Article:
Time Management: Are You Late for Meetings: Try Procrastinator’s Clock

A clock that can be installed on your computer and displays the time up to 15 minutes early, you just don’t know. Good for those individuals who just can’t seem to be on time for meetings and appointments. The procrastinator’s clock shows time early to help those individuals be triggered to leave for meetings and appointments and hopefully arrive on time or maybe not as late.

Here are the options for Procrastinator’s Clock

  • clock on deskProcrastinator’s Clock: Free download from CNET
  • iGoogle: Google has their own procrastinator’s clock that you can add to your Google homepage.
  • Dave Seah designed a procrastinator’s clock that just opens in your browser if you prefer not to download any app.

Meeting and Note-Taking: Recommended Apps

Evernote has been the dominant app for meeting and note-taking. It has a streamlined interface and interacts with other programs such as Microsoft Outlook. There are competitors to Evernote recognizing that everyone needs a place to track meeting notes, tasks, ideas, recommendations and other pieces of information. Below are some other recommended applications for note-taking.

Google Keep is a simple platform to iStock_000007485287_Smalltake notes. Google Keep integrates with a user’s Google platform and notes can sync with Google Drive. Users can make unlimited lists, add photos and graphics to notes and also color code notes. Although the functionality for Google Keep is fairly basic, knowing Google it probably will get enhancements in the coming year.

Microsoft OneNote is part of the Microsoft Office suite and an alternative to Evernote. OneNote was specifically designed as a meeting note application and does a great job of organizing meeting notes by type and date of meeting. The integration with Outlook is also a key feature as it allows users to import emails and tasks between the applications. OneNote has an app and notes can sync to mobile devices. However, attached files such as Word, Excel or email documents may not open depending on your platform. The free version of OneNote is limited to 500 notes, with unlimited use available for $4.99 via an in-app purchase.

Online Reading: Recommended Apps

iStock_000012816202MediumMany professionals want to stay on top of trends, research and new products and services for their industry. Often we don’t have time at the moment we receive the email to read every interesting article that comes through. The following are two online reading applications that essentially allow users to tag and save articles and web-pages for later viewing via multiple devices.

Pocket is an online reading app, that lets you tag articles and sites to read at a later. It auto syncs with all mobile devices so that users can tag an article on their computer, go to a meeting, and read it from their tablet or smartphone. This app is free.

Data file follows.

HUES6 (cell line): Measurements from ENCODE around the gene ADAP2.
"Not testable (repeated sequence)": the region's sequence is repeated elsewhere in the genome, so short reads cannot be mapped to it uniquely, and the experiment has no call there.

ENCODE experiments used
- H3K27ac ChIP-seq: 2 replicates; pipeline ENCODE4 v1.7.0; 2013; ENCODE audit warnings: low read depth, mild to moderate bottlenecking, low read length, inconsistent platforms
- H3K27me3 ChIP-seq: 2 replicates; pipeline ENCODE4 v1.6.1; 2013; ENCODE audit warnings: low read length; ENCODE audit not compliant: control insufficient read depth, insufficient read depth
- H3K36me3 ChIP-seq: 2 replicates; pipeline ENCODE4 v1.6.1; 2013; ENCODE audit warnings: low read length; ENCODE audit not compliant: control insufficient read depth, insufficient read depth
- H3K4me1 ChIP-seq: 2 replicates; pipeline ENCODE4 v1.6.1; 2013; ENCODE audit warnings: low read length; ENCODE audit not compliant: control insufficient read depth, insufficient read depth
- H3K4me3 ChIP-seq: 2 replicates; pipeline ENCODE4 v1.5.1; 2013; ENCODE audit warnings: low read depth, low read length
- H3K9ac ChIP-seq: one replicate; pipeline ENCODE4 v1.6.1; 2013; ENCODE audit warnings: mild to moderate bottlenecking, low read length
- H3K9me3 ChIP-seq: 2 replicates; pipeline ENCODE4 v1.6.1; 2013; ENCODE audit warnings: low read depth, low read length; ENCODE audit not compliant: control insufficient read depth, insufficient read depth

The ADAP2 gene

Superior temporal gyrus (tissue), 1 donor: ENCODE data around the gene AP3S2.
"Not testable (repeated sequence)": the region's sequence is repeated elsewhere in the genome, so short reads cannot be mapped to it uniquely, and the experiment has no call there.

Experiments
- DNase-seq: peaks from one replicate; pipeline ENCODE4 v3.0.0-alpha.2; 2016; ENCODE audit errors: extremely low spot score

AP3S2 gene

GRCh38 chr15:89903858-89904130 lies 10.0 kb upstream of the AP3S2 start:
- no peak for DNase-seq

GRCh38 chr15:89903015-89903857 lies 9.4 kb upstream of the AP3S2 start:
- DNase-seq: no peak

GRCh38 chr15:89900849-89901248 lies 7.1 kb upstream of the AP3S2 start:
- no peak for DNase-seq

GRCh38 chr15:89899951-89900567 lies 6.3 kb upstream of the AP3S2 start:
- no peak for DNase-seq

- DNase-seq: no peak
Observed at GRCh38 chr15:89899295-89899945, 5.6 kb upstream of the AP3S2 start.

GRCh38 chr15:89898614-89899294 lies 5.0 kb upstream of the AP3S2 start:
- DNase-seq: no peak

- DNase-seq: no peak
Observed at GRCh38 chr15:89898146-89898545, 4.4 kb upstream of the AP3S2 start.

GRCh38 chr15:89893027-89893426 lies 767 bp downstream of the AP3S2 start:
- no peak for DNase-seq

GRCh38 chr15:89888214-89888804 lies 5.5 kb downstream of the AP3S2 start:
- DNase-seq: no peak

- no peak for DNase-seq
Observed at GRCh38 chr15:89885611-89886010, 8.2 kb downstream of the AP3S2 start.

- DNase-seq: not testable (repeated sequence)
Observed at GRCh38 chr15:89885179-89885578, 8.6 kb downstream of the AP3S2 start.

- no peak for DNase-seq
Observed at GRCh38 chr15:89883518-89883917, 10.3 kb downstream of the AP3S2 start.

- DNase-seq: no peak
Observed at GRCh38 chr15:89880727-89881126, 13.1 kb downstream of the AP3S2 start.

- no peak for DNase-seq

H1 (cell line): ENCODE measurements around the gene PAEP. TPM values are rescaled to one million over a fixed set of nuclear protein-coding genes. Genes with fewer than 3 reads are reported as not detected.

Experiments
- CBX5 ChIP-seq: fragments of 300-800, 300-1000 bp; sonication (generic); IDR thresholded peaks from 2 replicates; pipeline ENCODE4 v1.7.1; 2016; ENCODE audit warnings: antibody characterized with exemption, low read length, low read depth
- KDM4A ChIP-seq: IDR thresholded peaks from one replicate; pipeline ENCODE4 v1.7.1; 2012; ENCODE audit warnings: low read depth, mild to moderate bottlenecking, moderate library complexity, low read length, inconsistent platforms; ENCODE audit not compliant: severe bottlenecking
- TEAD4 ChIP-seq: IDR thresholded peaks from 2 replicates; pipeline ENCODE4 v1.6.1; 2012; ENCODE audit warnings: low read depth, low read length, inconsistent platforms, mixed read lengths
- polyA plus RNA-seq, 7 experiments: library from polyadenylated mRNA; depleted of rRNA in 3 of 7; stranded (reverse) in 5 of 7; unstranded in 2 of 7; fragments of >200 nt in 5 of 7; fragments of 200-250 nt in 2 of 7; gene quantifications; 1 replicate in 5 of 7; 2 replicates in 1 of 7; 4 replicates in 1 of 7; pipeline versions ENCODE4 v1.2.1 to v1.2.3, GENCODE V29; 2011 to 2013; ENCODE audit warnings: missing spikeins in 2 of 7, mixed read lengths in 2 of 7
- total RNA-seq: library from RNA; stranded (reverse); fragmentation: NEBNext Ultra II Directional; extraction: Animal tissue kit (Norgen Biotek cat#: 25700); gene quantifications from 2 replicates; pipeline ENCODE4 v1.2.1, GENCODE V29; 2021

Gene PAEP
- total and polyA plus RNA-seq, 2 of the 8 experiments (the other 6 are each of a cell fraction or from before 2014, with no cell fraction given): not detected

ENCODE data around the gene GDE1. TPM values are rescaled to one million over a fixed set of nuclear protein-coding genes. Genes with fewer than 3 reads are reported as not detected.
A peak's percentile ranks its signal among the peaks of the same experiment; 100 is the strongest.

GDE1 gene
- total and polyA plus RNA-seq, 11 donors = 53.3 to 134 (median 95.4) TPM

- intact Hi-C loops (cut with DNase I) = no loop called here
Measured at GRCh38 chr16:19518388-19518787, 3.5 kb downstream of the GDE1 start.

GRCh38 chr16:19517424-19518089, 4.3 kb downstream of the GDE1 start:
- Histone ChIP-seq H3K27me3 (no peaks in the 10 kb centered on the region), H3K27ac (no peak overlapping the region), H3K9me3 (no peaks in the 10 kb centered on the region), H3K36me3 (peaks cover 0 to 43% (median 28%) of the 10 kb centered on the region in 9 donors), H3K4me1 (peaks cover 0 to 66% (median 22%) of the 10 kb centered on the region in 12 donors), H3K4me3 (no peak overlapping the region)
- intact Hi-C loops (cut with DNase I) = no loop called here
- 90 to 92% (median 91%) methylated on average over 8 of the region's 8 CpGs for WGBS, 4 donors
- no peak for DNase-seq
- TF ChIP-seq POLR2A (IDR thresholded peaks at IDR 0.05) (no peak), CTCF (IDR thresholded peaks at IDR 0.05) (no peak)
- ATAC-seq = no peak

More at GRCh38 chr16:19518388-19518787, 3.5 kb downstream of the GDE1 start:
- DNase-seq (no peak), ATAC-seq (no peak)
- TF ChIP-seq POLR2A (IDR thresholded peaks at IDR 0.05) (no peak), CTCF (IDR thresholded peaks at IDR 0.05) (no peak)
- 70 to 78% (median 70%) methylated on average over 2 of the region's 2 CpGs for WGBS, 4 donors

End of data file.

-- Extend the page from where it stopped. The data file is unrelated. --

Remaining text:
Instapaper allows you to save Web pages for reading offline later including posts on Facebook, Twitter or Tumblr. This app also provides the ability to view on mobile devices and will optimize the content for best readability. The app costs $3.99.

Organizing Historical Files and Documents on the Shared Drive

When restructuring the shared drive network, it is likely that there will be a considerable number of historical documents that need to be kept and archived. Often, records that are considered permanent, such as financial and personnel records, must be retained by the organization. Other records, such as strategy and business plans, provide history and background to an organization.

Historical data can be identified with the following criteria:

  • The data does not need to be accessed again and are solely being retained for historical and archival purposes;
  • The data are closed, completed, and finished, such as with projects and initiatives that do not have to be accessible;
  • The data relates to old businesses, sold assets, and dissolved entities or departments that do not need to be accessible but may be required for historical purposes; and/ or
  • Former employee work files (not their personnel file) that have been reviewed do not have to be accessible any longer but are still important to keep if future access is needed.

Be cautious moving historical data onto external hard drives. Although external hard drives are plug and play devices, once data is moved to an external hard drive it becomes forgotten and less accessible to staff. The following are ways to manage historical files on a Shared Drive network. These options should be discussed with IT and management before implementing an option.

  • Integrate into the file structure: Within the file structure, data can be organized chronologically to archive historical data, as shown in the screenshot below.